How to make a Tin Can SOUP Mug!

Hi all,

This week I thought it would be a great idea to give you some pics and instructions for all the mugs that you have been making.  Everybody has done amazingly and it is a lot of information to cover in one little mug.  So here goes!

1.  Use a mug template that fits around a cylinder at the right height and with about a fingers length extra.  Make a label template that is a good inch lower and higher than the top and bottom of the mug template.  Make a handle template that is about a credit card and a half long x a credit card wide with a curved edge along the sides.


2.  Roll out you clay evenly to fit the pattern plus enough to make a base for the mug, about 4mm thick.  Place templates on to the clay and cut around.  Leave a piece of clay big enough for the base…but don’t cut it out round yet…just leave it as a left over shape for now.  Put your mug and base clay out of the way ready for later.

3.  Tip…do the handle first so that you have nice soft clay and re roll/ re cut clay and template if you need to roll it thinner.  Take the handle piece of clay and press down the long edges to thin them out.  Gently encourage them to roll over…a bit like a wave cresting…until both sides roll over and meet in the middle.  Now with the rolled side facing you carefully shape the handle into an oval with the ends nearly meeting.  Set aside until needed.


4.  Now make your label!  Use newsprint to sketch your design onto…it is nice and absorbent.  Remember if you have text you need to make it a mirror image.  Use slip to paint onto the paper, leaving it to dry out a little between colours and layers.  If you use a fine black slip trailer first you can make nice sharp definition lines and then layer the colours on top.  This technique is like painting backwards…you need to put on the fine lines first and then fill in the solid colours and then finally the back ground colours.  I also like to use cut stencils and coloured slip directly onto the clay.  One of the tricks of getting this to work on fresh clay is to blot the moisture out of the applied slip with newspaper before you put the next layer on…that way there is no smudging!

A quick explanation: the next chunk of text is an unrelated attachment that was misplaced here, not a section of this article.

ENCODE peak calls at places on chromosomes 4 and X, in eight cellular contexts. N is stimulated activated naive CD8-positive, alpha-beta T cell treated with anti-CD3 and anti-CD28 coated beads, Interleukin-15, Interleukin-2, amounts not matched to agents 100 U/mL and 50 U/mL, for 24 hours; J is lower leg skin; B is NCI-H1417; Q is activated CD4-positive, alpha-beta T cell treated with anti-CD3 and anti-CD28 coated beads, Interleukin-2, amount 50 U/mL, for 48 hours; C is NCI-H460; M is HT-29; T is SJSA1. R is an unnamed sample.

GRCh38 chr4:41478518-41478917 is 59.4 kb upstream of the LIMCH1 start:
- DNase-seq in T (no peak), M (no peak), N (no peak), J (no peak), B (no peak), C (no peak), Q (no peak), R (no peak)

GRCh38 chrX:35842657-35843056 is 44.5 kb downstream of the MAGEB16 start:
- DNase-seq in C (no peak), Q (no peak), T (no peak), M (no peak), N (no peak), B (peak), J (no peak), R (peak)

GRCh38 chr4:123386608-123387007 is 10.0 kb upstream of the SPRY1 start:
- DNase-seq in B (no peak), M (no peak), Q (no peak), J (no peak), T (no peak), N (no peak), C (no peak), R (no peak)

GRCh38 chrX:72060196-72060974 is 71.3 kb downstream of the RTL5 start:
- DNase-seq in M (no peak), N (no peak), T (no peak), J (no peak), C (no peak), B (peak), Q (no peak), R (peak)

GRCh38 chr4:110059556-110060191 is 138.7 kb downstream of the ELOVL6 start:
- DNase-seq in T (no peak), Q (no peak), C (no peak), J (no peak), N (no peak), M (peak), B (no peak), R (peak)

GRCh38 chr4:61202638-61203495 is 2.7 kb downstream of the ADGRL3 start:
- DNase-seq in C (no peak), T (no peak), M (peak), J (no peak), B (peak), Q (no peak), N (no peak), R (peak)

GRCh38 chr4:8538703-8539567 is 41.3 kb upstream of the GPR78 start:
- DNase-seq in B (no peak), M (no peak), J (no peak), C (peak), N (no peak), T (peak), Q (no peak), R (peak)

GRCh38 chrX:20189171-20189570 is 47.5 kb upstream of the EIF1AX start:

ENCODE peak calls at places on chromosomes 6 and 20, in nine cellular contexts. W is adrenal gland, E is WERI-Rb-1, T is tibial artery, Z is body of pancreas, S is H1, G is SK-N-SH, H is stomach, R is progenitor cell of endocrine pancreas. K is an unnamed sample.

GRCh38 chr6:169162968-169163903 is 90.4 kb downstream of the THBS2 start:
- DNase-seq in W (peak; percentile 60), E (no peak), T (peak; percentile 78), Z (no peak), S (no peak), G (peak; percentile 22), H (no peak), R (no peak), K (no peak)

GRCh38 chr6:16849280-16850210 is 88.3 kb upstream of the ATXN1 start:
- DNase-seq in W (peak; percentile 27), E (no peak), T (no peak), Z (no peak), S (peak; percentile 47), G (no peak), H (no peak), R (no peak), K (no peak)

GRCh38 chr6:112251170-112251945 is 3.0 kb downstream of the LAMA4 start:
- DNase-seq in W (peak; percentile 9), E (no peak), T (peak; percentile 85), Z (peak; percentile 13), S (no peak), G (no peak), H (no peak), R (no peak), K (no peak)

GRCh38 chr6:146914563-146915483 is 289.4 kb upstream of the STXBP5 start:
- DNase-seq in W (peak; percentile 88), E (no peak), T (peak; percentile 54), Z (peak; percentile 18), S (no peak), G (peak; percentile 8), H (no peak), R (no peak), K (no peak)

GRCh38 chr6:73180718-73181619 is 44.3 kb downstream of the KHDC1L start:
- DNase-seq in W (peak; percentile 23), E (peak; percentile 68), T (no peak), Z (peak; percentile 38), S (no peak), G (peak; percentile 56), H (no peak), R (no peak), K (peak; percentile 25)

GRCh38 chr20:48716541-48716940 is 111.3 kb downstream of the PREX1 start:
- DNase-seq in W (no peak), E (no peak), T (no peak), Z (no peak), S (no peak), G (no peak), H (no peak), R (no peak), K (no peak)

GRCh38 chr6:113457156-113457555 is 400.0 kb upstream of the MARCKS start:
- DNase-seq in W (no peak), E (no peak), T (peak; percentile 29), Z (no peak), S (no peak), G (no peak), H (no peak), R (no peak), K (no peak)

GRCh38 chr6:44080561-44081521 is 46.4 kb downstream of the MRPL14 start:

To Transfer the image from the newsprint wait for the slip to become matt dry and the lightly spray with water out of a spray bottle.  Allow the image to bend slightly in the middle and then place gently onto the clay.  Smooth out and re spritz with water.  Now use newspaper to blot all the water back of and when it has removed enough water you can peel of the paper to leave the image transferred onto the clay.  I like to compare this technique to the old ‘lick n stick’ technique for tattoos.


Now you can add impressed texture to your design as well if you like.  I have used some text stamps to press SOUP into the clay.  When you have finished adding all your design elements you are ready to make your mug.

4. Take your large mug piece of clay and use a texture roller to make a crimped edge along the top…this makes it look ‘can’ like.  Use a ruler and a blunt tool to make some tin can lines top and bottom…not to close to the bottom edge otherwise you will paste over them when the bottom goes on.  Thin both short edges, wrap your cylinder with paper and then with the tin lines underneath roll the clay onto the cylinder, slip and score the short sides and press to attach.  Now place your spare piece of bottom clay onto some paper…so that you don’t stick to the table…and slurry up a circle to fit your mug.  Place the cylinder on top and cut trim up excess clay to within a millimeter or so on a slight undercut.  This excess clay you can now paste up onto the side of the mug to make both bits marry together.  Now pick up the mug and crimp the bottom edge with the texture roller.  Tip…I made my roller out of dry round/disc of clay with a hole in the middle and carved some lines on the outside edge…bisque it to make it more sturdy.


5. Now slurry up the back of your label and then firmly press onto the mug to make it stick.  Use a tool to push into the corners of the label to make mock rivets…this helps to stop the corners from lifting as they dry.  Now slurry the ends of the handle an fix to the mugs back seam about a fingers depth down from the rim…give the corners a rivet here as well.  Hey presto…you now have a Tin Can SOUP Mug!  Tip…don’t take the cylinder out until you have finished sticking, bottoms, labels and handles to it!  (p.s put a pin hole either side into the handle when the pot is hard enough to handle to let air out and to stop it from exploding in the kiln!)

6.  Take out the cylinder as you place the mug handle against a support and dry slowly.


Now that I have saved this idea for you…you can use again at your own leisure!

I hope you have a great weekend and I am looking forward to working with you on your own projects now that you have a few more techniques under your pottery apron strings!  Please bring along all your ideas next week and you are welcome to explore the pinterest page for inspiration in pottery and ceramic jewellery.

A big thank you to Gwen, my handy dandy photographer for this project!


Tatyanna a.k.a The Busy Finch 🙂